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DrTBarghouthi last won the day on May 6

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  1. I agree with the previous answers. If a clinic you are considering has different service levels, then make sure you see the results. Although if you think about it, if you see results from the package that had minimal doc involvement, then how would you guarantee that the personnel involved are going to be the same? As a HT patient myself, a clinic offering different service levels (in terms of surgical involvement) is something that will make me reconsider. Having packages for accommodation or travel etc is fine, but not for surgical involvement. Thats only my personal take on it, with no disrespect to anyone’s business model.
  2. The standard practice is to shave the donor and recipient areas for both FUT and FUE. The shaved portion of the donor area for FUT is minimal and hair above usually covers the scar initially. The recipient area can be minimally shaved depending on the size that needs transplanting, the pattern of hair loss and your current style. Clients with longer hair and only minimal recessions or some crown work can hide this pretty well. Nonetheless, nothing is 100% hidden and redness and shedding will always occur. Now, more recently, a trend to do more “hidden” work has emerged. This is usually divided into two techniques: 1. Preview Long hair FUE as the name implies involves extracting long haired follicular units and transplanting while maintaining the long hair shaft. This is done by some clinics and gives you an immediate “preview” of what the end result will be and also avoids shaving the donor. The downside is that those hairs will shed in few weeks (might be more upsetting to some clients seeing that happen after seeing an almost fully grown set of hair), but also might be satisfying to some. The main downside is probably cost and the fact that the yield per session is smaller. It is a more time consuming process and probably yields 1000 grafts at most per session. 2. The other way to sort of avoid a full shave FUE is to have your hair long in the donor and to shave several strips of hair (similar to FUT shaving) and extracting those grafts from there. The hair over these strips will hide the areas being extracted quite well. Again, the yield is less per session and we usually plan the procedure in stages every 3-4 months so that you can extract from different areas every few months and make it look undetected. Usually 1000 grafts per session (depending on how long the hair is ofcourse). The longer the hair in the donor, the wider the shaved strips can be and hence a bit more per session can be done. This one works well in my opinion, but it’s important to have it well planned because you need to have a uniformly extracted donor by the end of the sessions. I hope this helps. Different clinics can name these techniques differently so I wont get into the different names that can be given to these procedures.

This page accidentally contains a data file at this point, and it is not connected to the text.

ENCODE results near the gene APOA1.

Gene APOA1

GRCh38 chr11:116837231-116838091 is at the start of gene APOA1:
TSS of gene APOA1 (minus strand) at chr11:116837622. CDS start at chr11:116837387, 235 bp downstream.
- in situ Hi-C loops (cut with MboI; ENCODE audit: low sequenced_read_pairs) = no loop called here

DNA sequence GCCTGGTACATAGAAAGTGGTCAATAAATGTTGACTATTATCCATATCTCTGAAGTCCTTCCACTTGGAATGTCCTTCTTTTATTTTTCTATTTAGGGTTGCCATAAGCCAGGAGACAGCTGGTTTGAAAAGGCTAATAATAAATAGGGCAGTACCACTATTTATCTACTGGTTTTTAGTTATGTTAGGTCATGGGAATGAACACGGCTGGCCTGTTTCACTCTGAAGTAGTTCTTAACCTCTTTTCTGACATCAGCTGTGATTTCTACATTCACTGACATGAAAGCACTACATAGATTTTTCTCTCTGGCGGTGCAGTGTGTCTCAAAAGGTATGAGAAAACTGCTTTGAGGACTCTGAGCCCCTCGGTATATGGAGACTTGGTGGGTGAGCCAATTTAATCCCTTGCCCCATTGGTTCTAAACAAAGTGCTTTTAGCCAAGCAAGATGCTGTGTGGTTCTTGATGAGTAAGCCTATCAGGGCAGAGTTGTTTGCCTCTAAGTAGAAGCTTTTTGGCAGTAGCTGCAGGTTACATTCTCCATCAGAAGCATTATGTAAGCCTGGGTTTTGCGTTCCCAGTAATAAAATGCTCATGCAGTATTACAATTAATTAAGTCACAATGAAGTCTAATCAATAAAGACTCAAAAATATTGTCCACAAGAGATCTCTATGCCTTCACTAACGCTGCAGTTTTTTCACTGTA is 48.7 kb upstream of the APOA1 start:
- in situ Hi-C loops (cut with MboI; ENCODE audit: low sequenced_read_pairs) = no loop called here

3. It's a tough call at times to base the decision on photos. I think in such cases a live consultation is the best, where the donor area can be properly examined and also the areas of hairloss and then an appropriate plan can be drawn.
  4. It is completely normal to feel in such a way. The main thing is to feel ready, be a suitable candidate and to do your research as to who should be doing your procedure. It is also important in your case to commit to maintenance therapy to avoid a great deal of progression. Once you're happy with that, there is no reason to be worried or concerned. If getting bald bothers you, then fixing it right is one of the most rewarding/satisfying things ever. Best of luck to you!
  5. I agree with @spex that there is a lot going against you having an FUE. If you plan on having it buzzed then SMP is a more sensible approach.
  6. I do agree with you @Lennney that the actual technicalities are not a determining factor and perhaps shouldn’t be asked. I guess I put the list based on what I encounter daily and these came up along as some people who researched would usually ask about these. I don’t mind them asking about the broad differences in technology as it does show some level of research and knowledge of the procedure so I do answer and discuss why I use this over that. I think people generally have an innate tendency to question, show off their knowledge and are simply curious at times regarding techniques. The questions I mind would be the too “markety” ones such as specific device names etc as you rightly mentioned.
  7. Thanks. It is different ofcourse from area to area. I dont think there is a set protocol on how to proceed, but yes infection is one of the concerns after HT on Imuran and especially in a big FUT scar. It might be wise to do a small test area first and proceed from there. This way you can assess how your excision sites and recipient sites heal and also the overall hair growth success. I also quoted the link Melvin sent about consulting one of the recommended surgeons online.